The definition of hacking in Florida might get a whole lot broader if Domanik Green is found guilty, now that the Pasco County, Florida prosecutors have apparently not yet decided to drop hacking charges against the 8th grader.
The Serious Crime of Changing a Desktop Background
To be clear from the outset, all this boy did was change a desktop background of a teacher that him and his fellow students disliked. This is not unlike writing on the blackboard behind the teacher’s back, a crime punished with detention. But the Pasco County Sheriffs believe that Green violated Chapter 815 of the Florida law, specifically chapter 06 thereof, which classifies the boy’s activities, technically speaking, as a felony in the third degree.
Technically speaking. If people who don’t know what they’re talking about are railroaded by an overzealous prosecution looking for a Supreme Court loss down the road. Certainly a higher court would see the ratiocination of this case to be a miscarriage of the spirit and letter of the law. In any case, the legality pertaining to Green reads:
A person commits an offense against users of computers, computer systems, computer networks, or electronic devices if he or she willfully, knowingly, and without authorization […] accesses or causes to be accessed any computer, computer system, computer network, or electronic device with knowledge that such access is unauthorized [and] […] introduces any computer contaminant into any computer, computer system, computer network, or electronic device […]
Or at least that’s the only part of the computer crimes section of Florida law that Hacked has been able to apply to the County Sheriff’s assertion that young Green committed “offense against a computer system and unauthorized access.” These two violations are both listed as third degree felonies, which in Florida are punishable by up to five years each and can carry fines of $5,000.
How did he violate the law? Allegedly, he used the well-known password of the (absentee) teacher he didn’t like, logged on, and changed the background of the desktop to a picture of two men kissing. The image must be the “contaminant” and the use of the password use must be the unauthorized access. Law is a tricky thing, even for those who administer and prosecute it, and there is a fatal flaw in the legal strategy of the sheriff, who is most likely expecting the young man and his mother to stand down.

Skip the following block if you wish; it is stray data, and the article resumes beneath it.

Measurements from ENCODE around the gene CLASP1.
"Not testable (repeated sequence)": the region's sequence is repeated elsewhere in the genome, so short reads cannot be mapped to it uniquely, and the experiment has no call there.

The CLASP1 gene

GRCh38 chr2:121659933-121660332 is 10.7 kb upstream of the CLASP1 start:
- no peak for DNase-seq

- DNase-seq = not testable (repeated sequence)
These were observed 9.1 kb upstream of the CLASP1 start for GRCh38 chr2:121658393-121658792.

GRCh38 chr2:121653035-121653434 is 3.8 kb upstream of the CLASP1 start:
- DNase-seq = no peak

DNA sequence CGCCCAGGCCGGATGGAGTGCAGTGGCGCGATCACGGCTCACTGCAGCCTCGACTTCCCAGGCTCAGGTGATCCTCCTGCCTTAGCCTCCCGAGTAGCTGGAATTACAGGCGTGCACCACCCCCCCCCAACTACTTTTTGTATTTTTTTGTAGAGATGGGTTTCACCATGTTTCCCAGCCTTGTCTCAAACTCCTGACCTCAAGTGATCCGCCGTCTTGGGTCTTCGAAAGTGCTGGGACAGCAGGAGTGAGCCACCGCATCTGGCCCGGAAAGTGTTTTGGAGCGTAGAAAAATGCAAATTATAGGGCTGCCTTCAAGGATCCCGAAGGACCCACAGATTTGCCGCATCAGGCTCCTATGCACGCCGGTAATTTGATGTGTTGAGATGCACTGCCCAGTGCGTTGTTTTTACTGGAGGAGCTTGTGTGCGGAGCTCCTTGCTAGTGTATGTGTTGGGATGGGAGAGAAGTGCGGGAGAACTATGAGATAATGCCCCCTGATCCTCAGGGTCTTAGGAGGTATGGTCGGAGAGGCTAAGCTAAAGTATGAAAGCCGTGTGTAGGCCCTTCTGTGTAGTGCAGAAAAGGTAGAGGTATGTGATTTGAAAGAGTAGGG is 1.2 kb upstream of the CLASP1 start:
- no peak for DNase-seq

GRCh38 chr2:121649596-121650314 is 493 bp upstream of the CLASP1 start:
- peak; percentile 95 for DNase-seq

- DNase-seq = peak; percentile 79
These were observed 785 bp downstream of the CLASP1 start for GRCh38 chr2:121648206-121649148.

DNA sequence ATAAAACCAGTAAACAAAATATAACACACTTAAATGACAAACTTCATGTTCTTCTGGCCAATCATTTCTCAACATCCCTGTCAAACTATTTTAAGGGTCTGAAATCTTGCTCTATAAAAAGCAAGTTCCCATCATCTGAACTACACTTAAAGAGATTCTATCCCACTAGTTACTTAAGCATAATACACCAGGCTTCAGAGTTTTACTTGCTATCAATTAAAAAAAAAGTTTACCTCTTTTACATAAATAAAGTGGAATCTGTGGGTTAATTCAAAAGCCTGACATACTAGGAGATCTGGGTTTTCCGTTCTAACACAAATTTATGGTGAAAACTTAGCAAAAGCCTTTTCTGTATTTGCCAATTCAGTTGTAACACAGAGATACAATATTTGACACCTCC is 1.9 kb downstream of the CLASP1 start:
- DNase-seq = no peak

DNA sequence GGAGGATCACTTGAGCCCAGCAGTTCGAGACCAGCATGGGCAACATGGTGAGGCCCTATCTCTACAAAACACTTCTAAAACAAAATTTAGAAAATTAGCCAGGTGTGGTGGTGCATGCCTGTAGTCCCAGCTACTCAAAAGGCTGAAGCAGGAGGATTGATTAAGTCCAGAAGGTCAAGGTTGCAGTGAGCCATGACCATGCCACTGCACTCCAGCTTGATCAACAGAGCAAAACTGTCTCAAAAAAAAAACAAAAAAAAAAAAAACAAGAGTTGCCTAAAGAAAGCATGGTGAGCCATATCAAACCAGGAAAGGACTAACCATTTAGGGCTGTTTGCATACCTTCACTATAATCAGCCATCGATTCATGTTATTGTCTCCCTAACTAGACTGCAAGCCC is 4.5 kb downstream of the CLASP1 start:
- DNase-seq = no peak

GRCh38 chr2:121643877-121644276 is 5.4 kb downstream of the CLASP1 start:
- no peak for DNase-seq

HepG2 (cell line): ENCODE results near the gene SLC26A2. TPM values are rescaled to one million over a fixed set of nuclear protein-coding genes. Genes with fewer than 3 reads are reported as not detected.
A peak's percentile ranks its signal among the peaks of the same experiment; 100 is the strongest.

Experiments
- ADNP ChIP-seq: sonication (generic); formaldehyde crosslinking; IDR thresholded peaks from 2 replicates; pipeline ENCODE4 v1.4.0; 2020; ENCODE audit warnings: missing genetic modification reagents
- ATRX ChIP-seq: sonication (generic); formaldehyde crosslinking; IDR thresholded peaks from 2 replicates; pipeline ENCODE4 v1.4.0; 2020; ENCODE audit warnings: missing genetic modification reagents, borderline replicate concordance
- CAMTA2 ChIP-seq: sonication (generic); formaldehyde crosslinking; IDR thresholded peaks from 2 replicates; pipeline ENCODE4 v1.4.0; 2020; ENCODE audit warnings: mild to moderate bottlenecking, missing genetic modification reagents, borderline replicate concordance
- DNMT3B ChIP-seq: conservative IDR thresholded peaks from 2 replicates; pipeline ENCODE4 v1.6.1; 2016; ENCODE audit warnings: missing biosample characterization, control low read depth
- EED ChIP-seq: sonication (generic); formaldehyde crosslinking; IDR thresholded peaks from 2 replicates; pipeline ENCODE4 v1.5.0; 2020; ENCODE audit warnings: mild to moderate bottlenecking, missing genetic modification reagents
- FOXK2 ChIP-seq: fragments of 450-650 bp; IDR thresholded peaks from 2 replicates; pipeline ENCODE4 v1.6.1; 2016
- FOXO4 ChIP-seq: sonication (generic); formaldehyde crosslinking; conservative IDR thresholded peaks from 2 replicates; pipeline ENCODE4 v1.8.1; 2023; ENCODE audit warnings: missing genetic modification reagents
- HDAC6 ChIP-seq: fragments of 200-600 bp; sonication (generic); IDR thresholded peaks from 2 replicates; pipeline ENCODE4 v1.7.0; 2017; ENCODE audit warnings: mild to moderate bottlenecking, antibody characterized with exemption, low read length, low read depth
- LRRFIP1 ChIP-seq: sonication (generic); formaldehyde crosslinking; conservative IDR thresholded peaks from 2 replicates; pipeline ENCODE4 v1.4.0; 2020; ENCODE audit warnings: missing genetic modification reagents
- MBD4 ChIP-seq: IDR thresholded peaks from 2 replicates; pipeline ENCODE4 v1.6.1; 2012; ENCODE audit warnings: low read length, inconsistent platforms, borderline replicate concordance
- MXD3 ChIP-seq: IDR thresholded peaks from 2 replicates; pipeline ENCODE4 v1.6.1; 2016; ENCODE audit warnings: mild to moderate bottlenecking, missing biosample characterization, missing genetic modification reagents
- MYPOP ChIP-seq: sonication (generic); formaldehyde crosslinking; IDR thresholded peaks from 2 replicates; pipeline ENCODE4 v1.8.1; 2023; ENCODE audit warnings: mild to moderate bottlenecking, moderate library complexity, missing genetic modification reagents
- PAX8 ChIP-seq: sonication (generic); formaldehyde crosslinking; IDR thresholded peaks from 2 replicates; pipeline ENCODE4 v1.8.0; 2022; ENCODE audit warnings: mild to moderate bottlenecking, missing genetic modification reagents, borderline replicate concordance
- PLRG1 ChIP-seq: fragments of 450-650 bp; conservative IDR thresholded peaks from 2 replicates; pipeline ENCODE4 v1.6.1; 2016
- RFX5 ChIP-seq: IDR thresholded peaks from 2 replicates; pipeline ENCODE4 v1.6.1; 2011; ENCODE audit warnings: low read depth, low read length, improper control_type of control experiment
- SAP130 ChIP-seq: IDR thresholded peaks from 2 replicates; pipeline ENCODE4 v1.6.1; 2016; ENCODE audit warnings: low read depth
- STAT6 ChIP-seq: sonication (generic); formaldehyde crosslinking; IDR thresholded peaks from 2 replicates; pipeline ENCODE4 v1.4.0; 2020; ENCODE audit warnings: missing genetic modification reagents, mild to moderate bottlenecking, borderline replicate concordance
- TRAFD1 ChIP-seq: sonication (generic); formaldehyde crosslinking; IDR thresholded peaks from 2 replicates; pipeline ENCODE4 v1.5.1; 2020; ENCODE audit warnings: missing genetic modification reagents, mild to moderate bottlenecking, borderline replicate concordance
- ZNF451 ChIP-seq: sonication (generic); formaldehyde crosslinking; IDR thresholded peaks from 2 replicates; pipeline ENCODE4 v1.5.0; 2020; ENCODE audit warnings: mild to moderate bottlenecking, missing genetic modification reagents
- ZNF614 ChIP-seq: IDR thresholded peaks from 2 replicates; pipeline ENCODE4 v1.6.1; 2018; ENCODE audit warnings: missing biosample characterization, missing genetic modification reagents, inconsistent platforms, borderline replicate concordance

Teenage Ignorance of the Law
The case gets more interesting when you hear the words of young Mr. Green himself. The boy, whom school officials said had previously been in trouble for similar activities (and they hadn’t felt the need to call the police that time), claims he had no clue he was breaking the law. Now, remember what you just read above: “knowingly, and without authorization […] with knowledge that such access is unauthorized.”
Here is what he said to the local news, when they approached him shortly after he was released from jail. It is unusual for a minor criminal to be identified, but the boy and his mother were eager to speak to the news, apparently realizing immediately that an injustice was being carried out.
If they had notified me that it was illegal, I wouldn’t have done it in the first place, but all they said was, you shouldn’t be doing that.
Further, the boy claims that accessing the systems using teacher’s passwords is a regular occurrence, and that many students in the district do it. It must be why the teacher’s passwords are so easy to know.
The computer crimes law in Florida seems to be written, in spirit, to deal with malicious hackers who do actual damage. For instance, it has a specifically harsher sentence for those who disrupt hospitals. It also makes immune police agencies, which is troubling.
The court could set a very dangerous precedent if they convict Green of any crime in relation to his activities. Next, parents will be having their children locked up for unlawful use of their data plan, which the court could conceivably consider a network. Rationality has to start somewhere. It may not be the job of the Sheriff to drop charges, only to make arrests and enforce his understanding of the law, but it is most certainly the job of the prosecutors to weed out frivolous or unnecessary cases.
A conviction of Mr. Green will only teach the other students that the administration is insane, and their parents that they should move to a more intelligent district. It will most likely, one might not, ruin his life before it’s even begun. It is exactly the kind of case that should have stayed within school walls.
Meanwhile, the very same administrators who felt authorized to create a national news story out of a classroom prank have a suspiciously missing public policy on student discipline. Interesting.
Update: the EFF have picked up on this case, there is a crowdfunding campaign to fund Mr. Green’s legal defense, and there is now a petition online to have him acquitted. Rational people nationwide seem to be striking back.